The program provides an array of support services promoting overall success to youth who experienced foster care, homelessness, relative care, or ward of the State status.

As VP of Student Affairs, Mary Coburn came to know all there is to know about student life whether it be the insecurities of incoming freshmen, veterans, Greek Life, or the unique challenges FSU’s student-athletes face.

David was Chief of Staff to Barron and Thrasher, and more-importantly an active spouse, which the Spearmans believe uniquely prepared him for his current role in athletics. 

“Mary has been involved with all the students at FSU, not just the student-athletes,” Delores said. “She and David are a good pair.” 

There is an old fundraising axiom, which applies to the Spearmans: “People give to people for causes they believe in.” 

A self-described “reluctant soldier,” Guy was drafted into the Army during the Vietnam era and that experience, and the men he worked with, made a lasting impression on him, which now benefits FSU veterans. 

“When I first arrived at Ft. Polk for Infantry Training the lady checking me in said I had a high test score and asked why I hadn’t gone to Officer Candidate School, which was a three-year commitment rather than two as an enlisted man,” Spearman said. “She told me to put on my Class A uniform and report to the general who was looking for an enlisted man to talk with the troops, as they wouldn’t talk to officers.”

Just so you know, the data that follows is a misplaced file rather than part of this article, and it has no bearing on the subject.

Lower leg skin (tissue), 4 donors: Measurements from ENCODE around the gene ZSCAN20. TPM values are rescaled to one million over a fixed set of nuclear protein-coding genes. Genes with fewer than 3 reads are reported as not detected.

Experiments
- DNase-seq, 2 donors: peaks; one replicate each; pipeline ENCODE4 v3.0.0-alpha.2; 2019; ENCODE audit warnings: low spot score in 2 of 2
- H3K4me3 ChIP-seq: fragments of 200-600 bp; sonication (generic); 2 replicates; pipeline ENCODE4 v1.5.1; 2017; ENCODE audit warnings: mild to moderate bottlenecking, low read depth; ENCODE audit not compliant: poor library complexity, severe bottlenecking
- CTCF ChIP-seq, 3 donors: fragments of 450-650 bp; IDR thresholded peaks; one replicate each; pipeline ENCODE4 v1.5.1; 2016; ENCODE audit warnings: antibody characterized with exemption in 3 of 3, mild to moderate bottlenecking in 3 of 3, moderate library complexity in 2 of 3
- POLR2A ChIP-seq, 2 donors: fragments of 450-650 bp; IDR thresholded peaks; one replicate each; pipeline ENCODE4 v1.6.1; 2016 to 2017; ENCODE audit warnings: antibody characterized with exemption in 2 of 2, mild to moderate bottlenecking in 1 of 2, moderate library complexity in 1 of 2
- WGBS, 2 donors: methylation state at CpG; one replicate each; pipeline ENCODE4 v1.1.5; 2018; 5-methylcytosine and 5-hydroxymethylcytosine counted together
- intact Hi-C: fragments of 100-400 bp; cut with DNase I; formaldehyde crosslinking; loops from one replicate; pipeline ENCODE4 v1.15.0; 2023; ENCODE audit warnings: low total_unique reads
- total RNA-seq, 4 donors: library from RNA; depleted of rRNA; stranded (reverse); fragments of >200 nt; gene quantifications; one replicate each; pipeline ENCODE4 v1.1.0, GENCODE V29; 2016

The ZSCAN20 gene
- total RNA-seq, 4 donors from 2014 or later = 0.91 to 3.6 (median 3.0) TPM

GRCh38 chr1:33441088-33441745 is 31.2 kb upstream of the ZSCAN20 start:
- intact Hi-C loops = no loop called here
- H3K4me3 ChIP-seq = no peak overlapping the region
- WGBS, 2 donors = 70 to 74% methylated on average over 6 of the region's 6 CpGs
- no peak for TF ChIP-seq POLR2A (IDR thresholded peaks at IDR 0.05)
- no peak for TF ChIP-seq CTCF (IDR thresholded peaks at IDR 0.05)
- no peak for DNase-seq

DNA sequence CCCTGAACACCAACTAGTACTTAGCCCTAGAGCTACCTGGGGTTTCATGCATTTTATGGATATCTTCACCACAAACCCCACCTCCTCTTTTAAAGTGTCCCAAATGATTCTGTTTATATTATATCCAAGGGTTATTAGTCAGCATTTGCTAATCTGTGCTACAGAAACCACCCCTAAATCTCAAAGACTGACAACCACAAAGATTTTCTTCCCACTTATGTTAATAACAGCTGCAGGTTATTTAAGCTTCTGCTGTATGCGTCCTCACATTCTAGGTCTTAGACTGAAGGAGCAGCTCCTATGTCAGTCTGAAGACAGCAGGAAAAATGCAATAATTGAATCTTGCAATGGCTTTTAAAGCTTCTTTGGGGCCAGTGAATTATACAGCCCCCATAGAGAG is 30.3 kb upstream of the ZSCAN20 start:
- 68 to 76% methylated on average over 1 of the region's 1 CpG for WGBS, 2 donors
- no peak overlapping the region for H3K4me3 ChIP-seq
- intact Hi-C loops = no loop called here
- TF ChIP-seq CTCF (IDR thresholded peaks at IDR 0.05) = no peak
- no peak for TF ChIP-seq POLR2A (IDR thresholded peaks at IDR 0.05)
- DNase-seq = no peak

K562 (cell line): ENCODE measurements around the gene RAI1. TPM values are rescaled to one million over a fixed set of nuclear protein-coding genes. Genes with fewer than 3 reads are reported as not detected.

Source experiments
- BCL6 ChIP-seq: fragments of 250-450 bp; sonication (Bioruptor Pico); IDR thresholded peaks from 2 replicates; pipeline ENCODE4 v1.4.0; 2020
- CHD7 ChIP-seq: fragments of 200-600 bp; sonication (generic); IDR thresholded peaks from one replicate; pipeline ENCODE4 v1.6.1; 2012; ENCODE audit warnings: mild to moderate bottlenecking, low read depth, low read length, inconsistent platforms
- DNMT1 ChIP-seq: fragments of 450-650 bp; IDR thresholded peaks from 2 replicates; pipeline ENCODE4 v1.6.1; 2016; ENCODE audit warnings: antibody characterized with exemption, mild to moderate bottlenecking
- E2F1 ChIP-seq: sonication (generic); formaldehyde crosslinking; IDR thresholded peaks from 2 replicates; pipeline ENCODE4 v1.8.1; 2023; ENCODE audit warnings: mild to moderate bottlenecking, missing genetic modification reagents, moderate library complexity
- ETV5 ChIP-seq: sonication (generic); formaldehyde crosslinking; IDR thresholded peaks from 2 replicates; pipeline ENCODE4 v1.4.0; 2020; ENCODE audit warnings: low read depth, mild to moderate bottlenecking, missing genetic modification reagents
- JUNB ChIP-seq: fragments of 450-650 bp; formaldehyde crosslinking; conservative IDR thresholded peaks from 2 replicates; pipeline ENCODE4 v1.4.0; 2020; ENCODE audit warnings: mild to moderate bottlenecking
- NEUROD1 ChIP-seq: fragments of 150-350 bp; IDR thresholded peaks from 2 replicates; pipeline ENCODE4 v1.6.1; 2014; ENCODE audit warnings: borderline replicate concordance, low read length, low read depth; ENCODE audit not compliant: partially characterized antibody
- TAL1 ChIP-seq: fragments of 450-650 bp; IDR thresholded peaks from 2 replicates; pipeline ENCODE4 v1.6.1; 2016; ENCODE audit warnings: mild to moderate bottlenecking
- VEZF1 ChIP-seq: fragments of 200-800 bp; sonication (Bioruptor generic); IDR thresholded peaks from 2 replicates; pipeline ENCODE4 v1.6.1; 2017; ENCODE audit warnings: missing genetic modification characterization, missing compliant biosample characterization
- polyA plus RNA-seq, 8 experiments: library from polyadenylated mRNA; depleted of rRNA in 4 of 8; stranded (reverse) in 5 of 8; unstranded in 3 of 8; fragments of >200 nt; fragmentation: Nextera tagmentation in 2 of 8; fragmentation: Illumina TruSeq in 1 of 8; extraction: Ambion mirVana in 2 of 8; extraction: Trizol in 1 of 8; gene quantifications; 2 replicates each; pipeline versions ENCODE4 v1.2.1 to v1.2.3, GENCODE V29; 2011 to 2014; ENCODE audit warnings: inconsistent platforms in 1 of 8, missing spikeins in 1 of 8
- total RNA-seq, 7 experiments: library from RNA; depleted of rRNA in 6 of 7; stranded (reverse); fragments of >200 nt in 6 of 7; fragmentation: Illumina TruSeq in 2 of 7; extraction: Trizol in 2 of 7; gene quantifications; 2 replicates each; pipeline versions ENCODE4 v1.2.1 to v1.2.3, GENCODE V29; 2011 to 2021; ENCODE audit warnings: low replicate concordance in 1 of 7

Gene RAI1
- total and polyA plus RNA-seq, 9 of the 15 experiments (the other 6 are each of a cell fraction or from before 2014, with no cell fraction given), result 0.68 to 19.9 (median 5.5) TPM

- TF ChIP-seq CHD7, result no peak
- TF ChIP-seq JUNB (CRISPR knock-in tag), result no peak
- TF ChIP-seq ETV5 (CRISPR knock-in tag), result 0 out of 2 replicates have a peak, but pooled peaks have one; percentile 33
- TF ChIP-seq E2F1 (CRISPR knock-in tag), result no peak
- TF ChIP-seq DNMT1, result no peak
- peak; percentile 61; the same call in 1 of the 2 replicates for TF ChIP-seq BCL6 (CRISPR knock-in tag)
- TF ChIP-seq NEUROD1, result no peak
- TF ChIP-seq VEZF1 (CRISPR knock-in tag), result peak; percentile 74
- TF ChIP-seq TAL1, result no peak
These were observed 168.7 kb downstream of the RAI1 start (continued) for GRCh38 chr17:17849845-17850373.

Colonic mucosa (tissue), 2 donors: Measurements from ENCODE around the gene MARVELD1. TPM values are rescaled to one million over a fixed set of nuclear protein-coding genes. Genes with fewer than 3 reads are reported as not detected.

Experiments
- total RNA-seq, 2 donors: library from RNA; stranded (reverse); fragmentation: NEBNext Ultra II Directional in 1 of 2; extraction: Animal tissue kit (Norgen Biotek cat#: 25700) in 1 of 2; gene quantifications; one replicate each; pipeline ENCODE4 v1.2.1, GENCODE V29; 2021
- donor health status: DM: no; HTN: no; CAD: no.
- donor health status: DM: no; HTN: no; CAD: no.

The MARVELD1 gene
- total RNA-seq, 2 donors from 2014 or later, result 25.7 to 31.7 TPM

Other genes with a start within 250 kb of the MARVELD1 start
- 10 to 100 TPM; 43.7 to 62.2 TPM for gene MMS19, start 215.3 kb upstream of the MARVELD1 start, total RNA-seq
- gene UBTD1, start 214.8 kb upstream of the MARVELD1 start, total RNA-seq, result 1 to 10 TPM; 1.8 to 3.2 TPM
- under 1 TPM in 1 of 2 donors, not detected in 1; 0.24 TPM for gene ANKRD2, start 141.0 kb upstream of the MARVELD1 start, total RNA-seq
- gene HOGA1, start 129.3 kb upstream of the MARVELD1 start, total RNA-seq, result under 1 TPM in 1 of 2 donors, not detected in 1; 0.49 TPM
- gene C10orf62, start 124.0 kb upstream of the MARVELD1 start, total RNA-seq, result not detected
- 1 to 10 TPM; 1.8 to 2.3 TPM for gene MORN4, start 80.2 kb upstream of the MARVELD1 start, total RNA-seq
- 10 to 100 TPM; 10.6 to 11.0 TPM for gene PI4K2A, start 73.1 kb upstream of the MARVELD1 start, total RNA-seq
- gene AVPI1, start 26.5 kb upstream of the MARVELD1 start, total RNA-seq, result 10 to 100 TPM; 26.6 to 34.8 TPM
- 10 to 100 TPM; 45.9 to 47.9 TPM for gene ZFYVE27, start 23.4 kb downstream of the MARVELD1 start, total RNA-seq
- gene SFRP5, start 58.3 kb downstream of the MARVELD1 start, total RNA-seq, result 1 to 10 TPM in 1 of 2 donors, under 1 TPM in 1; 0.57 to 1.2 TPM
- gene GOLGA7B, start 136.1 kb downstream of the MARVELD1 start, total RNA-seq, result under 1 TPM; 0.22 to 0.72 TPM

Spearman did as ordered and served as a liaison between the General and the 20k troops on post. As a result, the Spearmans fund scholarships for veterans attending FSU.

“The Spearmans provide the perfect blueprint for outstanding Seminoles,” said athletic director David Coburn. “They both love the university for all the right reasons. They both are willing to give, both time and treasure. They both are successful in their private lives, as spouses, parents and grandparents. They are the kind of rocks on which this University community is built.”

Today, Guy and Delores are enjoying life with their children and grandchildren and, of course, their Seminoles. While his clients won’t let him completely retire, he has slowed down. 

Later this month the power couple will relax on the bi-annual Seminole Booster Cruise in the company of friends they have met through their involvement with Florida State University. Plus in the fall, they’ll be back in Tallahassee — in the board room and skybox — doing what they love best, volunteering for Seminole Boosters and cheering on their Seminoles.